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ITunes: China's Latest Import

By Staff Writer MacNewsWorld ECT News Network
May 18, 2004 9:26 AM PT

One of China's largest PC vendors is jumping on the digital-hub bandwagon. Apple and Founder Technology jointly announced Tuesday that Apple's iTunes digital music software for Windows will be preinstalled on its new PCs starting next month.

ITunes: China's Latest Import

"Digital music is becoming very important in the Chinese PC market, and Apple's iTunes is the runaway market leader," Founder Technology chairman Wei Xin said. "As the first Chinese company to bundle this innovative software with our PCs, we are excited to provide our customers with the world's best digital music experience."

For his part, Rob Schoeben, vice president of applications marketing at Apple said that the company is teaming up with Founder "to deliver an easy-to-use, seamless music experience to millions of Chinese customers."

Reading into It

Meta Group analyst Steve Kleynhans told MacNewsWorld that, while Founder is the number-two homegrown PC vendor in China, he does not think this announcement is so important and cautions others from reading too much into it.

"All software makers want their applications seeded in larger and larger parts of the market," Kleynhans said. "If they get a few more desktops, chances are they can stay there. I see deals like this all the time."

For his part, Yankee Group senior analyst Mike Goodman said obtaining Chinese distribution is a big deal because of the size of its market.

"China's market puts McDonald's 'billions and billions served' to shame," Goodman said in an interview with MacNewsWorld. "Everybody wants to sell to virgin territory."

Selling to the Windows Crowd

According to Kleynhans, Apple's deal with Founder is interesting given that all Founder machines come with Windows Media Player and the various services linked with it. Founder's decision to bundle iTunes with its computers is an example of how PC manufacturers want alternatives to raw Microsoft offerings.

For his part, Jupiter Research vice president and research director Michael Gartenberg called the deal good for both companies. Apple gains another venue for iTunes while Founder gets the ability to deploy high-quality jukebox software on its PCs.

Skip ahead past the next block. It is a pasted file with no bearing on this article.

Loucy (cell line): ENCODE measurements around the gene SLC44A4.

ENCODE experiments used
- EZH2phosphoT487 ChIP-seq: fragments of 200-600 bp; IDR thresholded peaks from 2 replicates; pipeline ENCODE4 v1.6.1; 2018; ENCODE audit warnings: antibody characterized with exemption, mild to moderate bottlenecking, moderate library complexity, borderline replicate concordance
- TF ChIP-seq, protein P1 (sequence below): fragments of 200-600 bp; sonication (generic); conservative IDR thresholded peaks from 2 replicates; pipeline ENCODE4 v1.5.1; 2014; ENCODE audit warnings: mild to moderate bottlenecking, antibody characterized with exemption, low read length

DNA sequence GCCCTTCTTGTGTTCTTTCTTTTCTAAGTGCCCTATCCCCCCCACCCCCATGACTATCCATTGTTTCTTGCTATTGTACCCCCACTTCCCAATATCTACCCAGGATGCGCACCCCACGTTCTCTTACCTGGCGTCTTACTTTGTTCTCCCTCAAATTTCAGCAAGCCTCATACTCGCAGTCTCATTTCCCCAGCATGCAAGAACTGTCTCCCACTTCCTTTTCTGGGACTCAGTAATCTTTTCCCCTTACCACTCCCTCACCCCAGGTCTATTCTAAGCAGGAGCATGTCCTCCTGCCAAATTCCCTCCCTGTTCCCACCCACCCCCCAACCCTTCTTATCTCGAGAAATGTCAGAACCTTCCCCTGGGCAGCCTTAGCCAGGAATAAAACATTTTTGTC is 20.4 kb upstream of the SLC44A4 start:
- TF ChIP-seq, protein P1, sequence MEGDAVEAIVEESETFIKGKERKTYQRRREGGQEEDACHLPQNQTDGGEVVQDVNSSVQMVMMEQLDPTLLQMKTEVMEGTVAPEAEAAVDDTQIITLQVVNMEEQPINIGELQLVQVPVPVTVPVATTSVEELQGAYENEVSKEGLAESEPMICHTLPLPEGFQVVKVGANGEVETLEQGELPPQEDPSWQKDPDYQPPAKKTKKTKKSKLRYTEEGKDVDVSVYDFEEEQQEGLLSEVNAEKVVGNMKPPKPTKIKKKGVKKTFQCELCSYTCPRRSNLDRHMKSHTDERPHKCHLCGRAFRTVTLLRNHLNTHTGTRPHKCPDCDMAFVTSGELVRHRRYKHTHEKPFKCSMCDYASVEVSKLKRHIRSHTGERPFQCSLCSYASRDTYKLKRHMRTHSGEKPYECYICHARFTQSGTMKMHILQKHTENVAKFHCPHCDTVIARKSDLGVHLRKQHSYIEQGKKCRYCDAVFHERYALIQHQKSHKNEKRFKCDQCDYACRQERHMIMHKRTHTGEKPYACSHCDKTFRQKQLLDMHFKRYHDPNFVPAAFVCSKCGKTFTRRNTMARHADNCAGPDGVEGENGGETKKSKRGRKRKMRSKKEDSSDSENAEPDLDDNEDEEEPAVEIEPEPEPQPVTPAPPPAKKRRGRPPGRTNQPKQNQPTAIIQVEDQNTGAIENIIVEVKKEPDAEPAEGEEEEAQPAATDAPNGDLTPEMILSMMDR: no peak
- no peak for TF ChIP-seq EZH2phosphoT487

"Certainly any time Apple does [something like this] for iTunes, it is driving it forward. It will be interesting to see where it leads," especially if Apple moves to sell digital downloads through the iTunes Music Store (iTMS) and iPod digital jukeboxes, Gartenberg told MacNewsWorld.

Narrow Window

Kleynhans went on to say that Apple is trying to grow its base on the Windows side of the market while it can because the market might become more difficult by the end of the year.

According to him, Microsoft is looking to enter the music business, and once it does, it will be able to push quickly past Apple because of sheer numbers and volume. Similarly, Dell has the potential to do the same, he said.

"Apple had a fairly narrow window" to augment its customer base, Kleynhans continued.

Where's the iPod Killer?

Gartenberg disagreed with Kleynhans assessment. "One can't ignore Microsoft's presence should it enter the marketplace," he said. "But one of the strengths Apple has is the success of the iPod. Microsoft has no iPod killer lined up."

Similarly, Dell's digital jukebox offering has yet to catch on, despite its cheaper price. Gartenberg said that rival vendors have yet matched the iPod in terms of features, particularly its combination of decent battery life, sleek form factor and ease of synchronization.

Although Gartenberg noted that Apple needs to maintain its edge on the device side, he said he has no reason to think that any competing vendor will surpass it any time soon.

In addition, Gartenberg pointed out that the iPod and the iTMS generate a synergy that Dell and others simply do not have. For his part, he believes that even a vendor like Microsoft would struggle for the success Apple has had unless it could offer a device and jukebox software with the same level of functionality.

Gaining Traction Important

According to Yankee analyst Goodman, a majority of Chinese households still do not own PCs, and many citizens are buying them for the first time. Apple's ability to get onto Chinese PCs means the Chinese government granted its approval to the venture because the Chinese government has its hands in everything.

In any event, obtaining distribution through a Chinese vendor is an important step for Apple, and gaining that traction is crucial, Goodman said.

"Think how many iPods Apple could sell there," he said.

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